02 May, 2015

Review of Blue-Eyed Devil

Publisher: St. Martin's Paperbacks; Reprint edition (March 3, 2009)
Language: English
ISBN-10: 0312351658
ISBN-13: 978-0312351656
Amazon: Link
Excerpt: Link
Lisa's Homepage: Link


His name is Hardy Cates. He's a self-made millionaire who comes from the wrong side of the tracks. He's made enemies in the rough-and-tumble ride to the top of Houston's oil industry. He's got hot blood in his veins. And vengeance on his mind.
She's Haven Travis. Despite her family's money, she refuses to set out on the path they've chosen for her. But when Haven marries a man her family disapproves of, her life is set on a new and dangerous course.


It's about a girl from Texas-oil wealth who bucks the family-value trends to go it on her own and ends up making a huge, life-altering mistake. When she returns home with her proverbial tail between her shaken legs, she's not the same woman anymore but never forgot that incredible guy with the incredible lips who had easily accosted her in the family wine cellar on the day of her older brother's wedding.

Hardy is from redneck country; the wrong side of the tracks, in other words. A self-made man from humble, abusive stock who, through a lot of blood, sweat, and tears, works his way out of poverty to become a man of dignity and refinement, or should I say refinery oil?

There's a lot standing between these two on the rocky road to love, and with older brothers set in their Texas-minded ways, and an oil-baron daddy who can't see beyond his own way of thinking, that road is filled with plenty of pot-holes, yield signs, and traffic jams.

Okay, so I started reading this one last fall.

That is, I bought the paperback last fall, eagerly opened it that night, and then was aghast to find it written in first-person from the female lead's perspective.

At which point I promptly closed the book, set it aside, and spent the next few MONTHS trying to recover from such a shock. My friends at Romance Writer's Weekly kept encouraging me to give it another shot; insisting I was in for a special treat.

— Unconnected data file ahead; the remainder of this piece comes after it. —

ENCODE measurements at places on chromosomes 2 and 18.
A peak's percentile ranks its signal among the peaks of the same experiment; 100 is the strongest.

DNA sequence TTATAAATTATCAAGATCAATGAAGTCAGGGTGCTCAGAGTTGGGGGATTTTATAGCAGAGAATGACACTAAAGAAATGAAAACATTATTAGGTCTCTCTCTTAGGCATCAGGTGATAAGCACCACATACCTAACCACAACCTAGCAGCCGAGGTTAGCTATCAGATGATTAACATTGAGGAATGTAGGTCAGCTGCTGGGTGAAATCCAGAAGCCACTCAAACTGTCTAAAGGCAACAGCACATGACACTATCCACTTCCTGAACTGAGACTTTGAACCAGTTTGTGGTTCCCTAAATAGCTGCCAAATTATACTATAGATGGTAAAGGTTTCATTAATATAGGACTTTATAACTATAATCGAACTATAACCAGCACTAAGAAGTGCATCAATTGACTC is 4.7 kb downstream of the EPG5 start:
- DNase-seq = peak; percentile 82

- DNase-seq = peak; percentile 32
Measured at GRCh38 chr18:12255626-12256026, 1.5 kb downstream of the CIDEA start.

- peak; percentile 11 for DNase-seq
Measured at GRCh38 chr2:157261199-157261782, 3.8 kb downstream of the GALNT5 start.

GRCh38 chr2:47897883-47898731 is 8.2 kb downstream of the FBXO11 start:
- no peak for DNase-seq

I didn't believe (or want to believe) them.

Silly me.

Miss Author-Diva extraordinaire, Lisa, is my all-time favorite novelist, so don't be fooled by what I just admitted to above.

It just came as a complete and unexpected surprise for someone like me, who adores her work and abhors first-person romance novels. Yes, even the classics. The Jane Austen/Brontë Sisters stuff I had to read, then read for pleasure, and then had to read again my second time through college.

I get where first-person makes sense in some instances, but, just not in a romance novel when the ONLY perspective the reader ever gets to understand and be swayed by is that first, one-and-only speaker . . .

. . . throughout.

Doesn't anyone else want to know what really went on in the minds of guys like Rochester and Heathcliff? What they were thinking, feeling, or even wanting?

Maybe it's because I had to read those classics again and again that I found myself wanting to know . . . or, maybe it's just too much "I" for my taste. I'd rather read third-person omniscient than first any day, but that's just me, I guess.

Anyway . . . I picked up Blue-Eyed Devil on Thursday, and only because I'm at a lull in my own writing right now. It's in the 2nd edit stage, I've got a majority of the formatting accomplished, but even though my mind is telling me what to write, change, etc. about the story, I'm just not in the mood to do any of that right now.

So, I picked up Lisa's first-person modern romance novel and started to read it again. That was Thursday, and I finished last night (Friday).